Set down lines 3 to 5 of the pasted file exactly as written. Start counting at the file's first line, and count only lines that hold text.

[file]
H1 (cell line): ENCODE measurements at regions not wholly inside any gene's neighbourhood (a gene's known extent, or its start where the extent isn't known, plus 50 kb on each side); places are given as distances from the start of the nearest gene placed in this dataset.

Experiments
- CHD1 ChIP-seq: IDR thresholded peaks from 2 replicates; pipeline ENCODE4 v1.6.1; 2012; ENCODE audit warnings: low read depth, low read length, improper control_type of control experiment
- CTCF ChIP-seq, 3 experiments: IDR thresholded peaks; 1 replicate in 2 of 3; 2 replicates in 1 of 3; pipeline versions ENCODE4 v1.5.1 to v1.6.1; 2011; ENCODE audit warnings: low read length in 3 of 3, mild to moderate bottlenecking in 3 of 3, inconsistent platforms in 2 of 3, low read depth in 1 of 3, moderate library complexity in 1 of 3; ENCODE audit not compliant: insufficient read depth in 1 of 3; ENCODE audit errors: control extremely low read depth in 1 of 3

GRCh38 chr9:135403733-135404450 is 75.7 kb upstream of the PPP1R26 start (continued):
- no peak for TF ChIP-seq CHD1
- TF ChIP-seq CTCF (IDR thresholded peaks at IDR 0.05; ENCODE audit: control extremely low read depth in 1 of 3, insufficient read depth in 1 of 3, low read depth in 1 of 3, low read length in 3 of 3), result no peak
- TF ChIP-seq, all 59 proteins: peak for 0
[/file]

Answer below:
- CHD1 ChIP-seq: IDR thresholded peaks from 2 replicates; pipeline ENCODE4 v1.6.1; 2012; ENCODE audit warnings: low read depth, low read length, improper control_type of control experiment
- CTCF ChIP-seq, 3 experiments: IDR thresholded peaks; 1 replicate in 2 of 3; 2 replicates in 1 of 3; pipeline versions ENCODE4 v1.5.1 to v1.6.1; 2011; ENCODE audit warnings: low read length in 3 of 3, mild to moderate bottlenecking in 3 of 3, inconsistent platforms in 2 of 3, low read depth in 1 of 3, moderate library complexity in 1 of 3; ENCODE audit not compliant: insufficient read depth in 1 of 3; ENCODE audit errors: control extremely low read depth in 1 of 3

GRCh38 chr9:135403733-135404450 is 75.7 kb upstream of the PPP1R26 start (continued):